Williams always delivers quality fights

There’s not an ounce of dog in Paul Williams and nobody can ever

accuse him of playing it safe with his opponent selection. Williams

is just a soft-spoken punching machine who will fight any opponent

in any division.

He should be selling out every seat wherever he fights. He is

precisely what every hard-core boxing fan wishes for when they go

up and down the rankings and complain about the sad state of the

sport today.

Yet, Williams is not a draw; He doesn’t bring big numbers to

HBO and he doesn’t put butts in seats … and that’s a real shame

and a fine mystery to explore.

After all, its not like he’s without his connections. He has

Al Haymon representing him and Haymon has a direct line to HBO. The

same pit bull pushing Floyd Mayweather Jr. into eight-figure

paydays is behind Williams, yet Williams has a hard time even

filling the first dozen rows of his fights or attracting a rating

higher than a 2.0.

Looking over his recent resume, his only

less-than-scintillating performance was against Winky Wright and

the lack of intrigue in that one had nothing at all to do with

Williams’ effort as he hurled punches in bunches at a

defense-minded Wright.

And if there was need for further proof of Williams’

entertainment value, Saturday’s war with Sergio Martinez should’ve

erased all doubt as to his ability to thrill even the most casual

fan.

In a candidate for Fight of the Year, Williams and Martinez

went at it with a ferocity that bordered on frenzy at times, but

despite the buzz that surrounds a quality fight, this one will

ultimately result in a sigh of disbelief and a shrugging of the

shoulders as we read the television ratings report.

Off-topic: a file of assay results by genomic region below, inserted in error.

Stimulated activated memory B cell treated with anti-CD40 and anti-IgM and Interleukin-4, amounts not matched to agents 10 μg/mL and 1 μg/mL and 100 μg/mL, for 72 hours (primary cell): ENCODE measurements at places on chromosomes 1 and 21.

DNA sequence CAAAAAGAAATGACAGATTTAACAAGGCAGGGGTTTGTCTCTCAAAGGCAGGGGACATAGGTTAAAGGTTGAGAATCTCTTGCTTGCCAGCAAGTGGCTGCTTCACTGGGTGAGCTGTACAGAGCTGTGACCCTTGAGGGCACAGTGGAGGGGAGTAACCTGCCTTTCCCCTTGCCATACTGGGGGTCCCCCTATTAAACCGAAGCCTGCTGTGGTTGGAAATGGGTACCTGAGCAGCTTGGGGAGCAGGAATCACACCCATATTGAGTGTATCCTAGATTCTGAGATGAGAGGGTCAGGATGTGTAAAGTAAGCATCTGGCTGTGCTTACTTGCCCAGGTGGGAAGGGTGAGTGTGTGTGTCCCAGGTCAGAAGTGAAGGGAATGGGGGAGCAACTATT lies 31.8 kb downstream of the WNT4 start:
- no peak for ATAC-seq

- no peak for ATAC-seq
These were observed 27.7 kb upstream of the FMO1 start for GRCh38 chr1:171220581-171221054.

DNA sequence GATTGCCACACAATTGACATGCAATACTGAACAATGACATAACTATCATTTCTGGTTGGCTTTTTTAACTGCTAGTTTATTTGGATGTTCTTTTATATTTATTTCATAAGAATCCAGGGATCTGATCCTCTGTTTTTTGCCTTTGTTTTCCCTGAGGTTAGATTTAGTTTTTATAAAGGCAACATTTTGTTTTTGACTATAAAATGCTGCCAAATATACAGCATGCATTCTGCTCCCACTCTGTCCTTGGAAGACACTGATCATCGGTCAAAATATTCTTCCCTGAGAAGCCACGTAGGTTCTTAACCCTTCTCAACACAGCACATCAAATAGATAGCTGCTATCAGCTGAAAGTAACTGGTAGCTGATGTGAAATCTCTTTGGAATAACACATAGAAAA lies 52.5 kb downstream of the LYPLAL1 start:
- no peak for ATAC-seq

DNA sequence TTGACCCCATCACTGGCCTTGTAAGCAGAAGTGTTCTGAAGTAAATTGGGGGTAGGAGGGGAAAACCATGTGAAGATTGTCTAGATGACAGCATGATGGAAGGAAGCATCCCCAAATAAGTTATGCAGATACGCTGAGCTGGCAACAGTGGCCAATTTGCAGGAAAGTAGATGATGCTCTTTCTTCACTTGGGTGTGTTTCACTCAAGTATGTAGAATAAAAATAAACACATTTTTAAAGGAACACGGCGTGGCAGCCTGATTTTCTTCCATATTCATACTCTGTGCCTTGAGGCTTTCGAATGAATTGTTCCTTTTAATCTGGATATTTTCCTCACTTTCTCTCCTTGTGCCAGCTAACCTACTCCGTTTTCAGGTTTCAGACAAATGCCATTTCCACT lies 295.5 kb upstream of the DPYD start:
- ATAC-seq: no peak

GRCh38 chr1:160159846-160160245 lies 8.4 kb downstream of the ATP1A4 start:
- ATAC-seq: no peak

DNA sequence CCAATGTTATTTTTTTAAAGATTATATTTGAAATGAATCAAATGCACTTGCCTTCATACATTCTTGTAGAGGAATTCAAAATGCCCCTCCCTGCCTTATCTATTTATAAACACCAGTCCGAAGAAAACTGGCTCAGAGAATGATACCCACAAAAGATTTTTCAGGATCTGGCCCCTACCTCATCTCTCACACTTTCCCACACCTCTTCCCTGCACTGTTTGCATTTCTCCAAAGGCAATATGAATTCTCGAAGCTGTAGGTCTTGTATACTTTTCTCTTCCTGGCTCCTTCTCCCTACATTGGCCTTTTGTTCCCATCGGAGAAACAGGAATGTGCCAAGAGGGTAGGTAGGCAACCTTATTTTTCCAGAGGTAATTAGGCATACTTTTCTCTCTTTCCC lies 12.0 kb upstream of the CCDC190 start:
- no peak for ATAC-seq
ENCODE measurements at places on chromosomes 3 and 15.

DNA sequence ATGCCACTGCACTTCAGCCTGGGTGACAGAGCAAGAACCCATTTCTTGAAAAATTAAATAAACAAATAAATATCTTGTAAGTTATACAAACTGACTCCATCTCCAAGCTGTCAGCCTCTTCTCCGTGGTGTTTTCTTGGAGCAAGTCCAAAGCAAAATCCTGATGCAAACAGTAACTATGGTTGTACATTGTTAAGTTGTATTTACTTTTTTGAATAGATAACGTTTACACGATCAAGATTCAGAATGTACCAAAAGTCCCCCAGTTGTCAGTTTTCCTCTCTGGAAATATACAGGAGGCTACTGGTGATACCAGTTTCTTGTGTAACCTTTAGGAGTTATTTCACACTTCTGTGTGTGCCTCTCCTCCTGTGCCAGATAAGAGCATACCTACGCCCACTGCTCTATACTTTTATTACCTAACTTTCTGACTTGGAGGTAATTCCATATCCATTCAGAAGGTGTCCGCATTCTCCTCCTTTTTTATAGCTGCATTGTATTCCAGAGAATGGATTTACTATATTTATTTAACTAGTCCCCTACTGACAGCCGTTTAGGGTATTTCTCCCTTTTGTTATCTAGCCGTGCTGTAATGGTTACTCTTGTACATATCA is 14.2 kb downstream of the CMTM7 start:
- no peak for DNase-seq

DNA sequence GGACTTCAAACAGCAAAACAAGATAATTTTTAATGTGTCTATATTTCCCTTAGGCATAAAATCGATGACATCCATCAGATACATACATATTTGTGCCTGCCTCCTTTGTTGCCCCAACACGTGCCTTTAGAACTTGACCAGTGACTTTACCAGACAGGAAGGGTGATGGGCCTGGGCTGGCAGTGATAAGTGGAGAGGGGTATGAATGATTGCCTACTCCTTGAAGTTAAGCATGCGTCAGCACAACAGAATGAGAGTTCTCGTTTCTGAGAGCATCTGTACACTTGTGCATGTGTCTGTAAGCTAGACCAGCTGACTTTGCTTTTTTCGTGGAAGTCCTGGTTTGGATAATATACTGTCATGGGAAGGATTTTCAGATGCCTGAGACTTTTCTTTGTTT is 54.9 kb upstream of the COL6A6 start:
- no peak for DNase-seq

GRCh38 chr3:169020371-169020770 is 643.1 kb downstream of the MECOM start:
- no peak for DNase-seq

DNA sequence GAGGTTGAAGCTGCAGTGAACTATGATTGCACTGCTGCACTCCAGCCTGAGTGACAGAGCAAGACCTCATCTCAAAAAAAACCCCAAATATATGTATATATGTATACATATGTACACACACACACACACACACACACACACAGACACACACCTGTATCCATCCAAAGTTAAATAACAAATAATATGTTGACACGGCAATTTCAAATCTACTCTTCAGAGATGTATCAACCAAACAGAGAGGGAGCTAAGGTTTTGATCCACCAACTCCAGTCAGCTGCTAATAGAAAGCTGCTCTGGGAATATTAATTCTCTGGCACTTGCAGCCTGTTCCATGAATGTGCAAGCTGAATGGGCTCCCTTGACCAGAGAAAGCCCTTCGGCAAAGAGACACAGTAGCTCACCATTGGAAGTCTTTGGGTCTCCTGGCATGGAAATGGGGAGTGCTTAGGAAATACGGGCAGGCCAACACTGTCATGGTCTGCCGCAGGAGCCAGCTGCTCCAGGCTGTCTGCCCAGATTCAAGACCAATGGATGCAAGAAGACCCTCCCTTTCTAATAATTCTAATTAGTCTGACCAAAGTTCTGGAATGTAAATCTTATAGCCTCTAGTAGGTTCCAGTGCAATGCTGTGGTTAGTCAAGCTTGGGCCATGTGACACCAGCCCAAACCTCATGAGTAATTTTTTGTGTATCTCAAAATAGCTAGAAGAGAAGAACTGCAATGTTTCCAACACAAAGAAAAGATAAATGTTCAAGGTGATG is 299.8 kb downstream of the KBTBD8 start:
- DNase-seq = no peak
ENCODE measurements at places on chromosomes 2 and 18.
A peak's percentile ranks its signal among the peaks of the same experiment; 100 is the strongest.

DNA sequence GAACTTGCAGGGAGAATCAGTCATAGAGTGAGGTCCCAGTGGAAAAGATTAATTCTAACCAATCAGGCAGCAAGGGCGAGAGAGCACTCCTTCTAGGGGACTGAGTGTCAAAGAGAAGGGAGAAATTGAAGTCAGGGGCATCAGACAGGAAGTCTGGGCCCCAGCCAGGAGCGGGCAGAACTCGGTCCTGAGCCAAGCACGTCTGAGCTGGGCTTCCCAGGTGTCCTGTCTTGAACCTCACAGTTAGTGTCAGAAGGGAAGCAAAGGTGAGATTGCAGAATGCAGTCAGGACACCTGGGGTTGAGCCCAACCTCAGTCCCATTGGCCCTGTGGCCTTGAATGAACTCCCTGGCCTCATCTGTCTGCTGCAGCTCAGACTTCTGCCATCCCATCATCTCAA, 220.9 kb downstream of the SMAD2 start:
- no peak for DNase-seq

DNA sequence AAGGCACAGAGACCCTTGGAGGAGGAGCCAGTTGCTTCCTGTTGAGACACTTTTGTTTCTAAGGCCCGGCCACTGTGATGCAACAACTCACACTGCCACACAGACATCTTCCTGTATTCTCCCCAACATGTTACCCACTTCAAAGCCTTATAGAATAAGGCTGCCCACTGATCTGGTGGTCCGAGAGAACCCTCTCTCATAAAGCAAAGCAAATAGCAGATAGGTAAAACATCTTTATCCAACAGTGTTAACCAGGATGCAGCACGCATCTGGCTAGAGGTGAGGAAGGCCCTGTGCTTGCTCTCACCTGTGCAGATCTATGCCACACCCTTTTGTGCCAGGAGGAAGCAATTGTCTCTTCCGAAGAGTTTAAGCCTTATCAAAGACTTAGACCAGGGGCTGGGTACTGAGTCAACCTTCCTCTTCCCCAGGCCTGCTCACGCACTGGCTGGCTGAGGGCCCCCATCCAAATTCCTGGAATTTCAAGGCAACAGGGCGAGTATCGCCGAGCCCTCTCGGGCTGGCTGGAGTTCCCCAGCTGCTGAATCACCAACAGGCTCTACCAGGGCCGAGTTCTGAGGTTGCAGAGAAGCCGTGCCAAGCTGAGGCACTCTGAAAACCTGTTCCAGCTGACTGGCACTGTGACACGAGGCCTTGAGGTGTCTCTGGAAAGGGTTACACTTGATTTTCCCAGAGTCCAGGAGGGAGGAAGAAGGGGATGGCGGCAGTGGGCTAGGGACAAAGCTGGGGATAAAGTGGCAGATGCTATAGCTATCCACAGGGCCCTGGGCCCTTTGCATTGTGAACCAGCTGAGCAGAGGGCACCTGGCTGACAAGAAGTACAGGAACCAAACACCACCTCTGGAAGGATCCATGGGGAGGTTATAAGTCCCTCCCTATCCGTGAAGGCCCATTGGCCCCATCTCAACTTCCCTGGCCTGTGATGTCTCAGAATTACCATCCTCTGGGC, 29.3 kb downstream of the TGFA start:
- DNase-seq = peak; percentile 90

So, why can’t a fighter, proven to be entertaining and a

representative of all things boxing fans claim to want, attract the

proper amount of attention?

Some will point to the big fighters’ unwillingness to fight

Williams and the resulting necessity to fight trickier,

lesser-known opponents in order to make a living. That could be a

solid reason, but it’s not like Williams has been fighting stiffs.

Williams has fought guys like Antonio Margarito, Carlos Quintana,

Verno Phillips, Winky Wright and Martinez on the nation’s premier

boxing network. Lesser fighters have achieved greater glory with

weaker opposition.

The most pessimistic of the reasons behind Williams’ lack of

star power is perhaps the most bitter pill to swallow. Maybe the

fans, despite their cries to the contrary, simply don’t care about

entertaining, brave warriors who step softly into battle. Maybe

they simply like who they like, based on personality or background,

and couldn’t care less about anything else.

Whatever the reason, Williams is a special kind of fighter

and he deserves to be seen by a much wider audience. Hopefully the

buzz around the Martinez bout will fix that. If not, take all fight

fans’ whines about wanting a re-emergence of old-school fighters

with a huge grain of salt … they’re not telling the truth.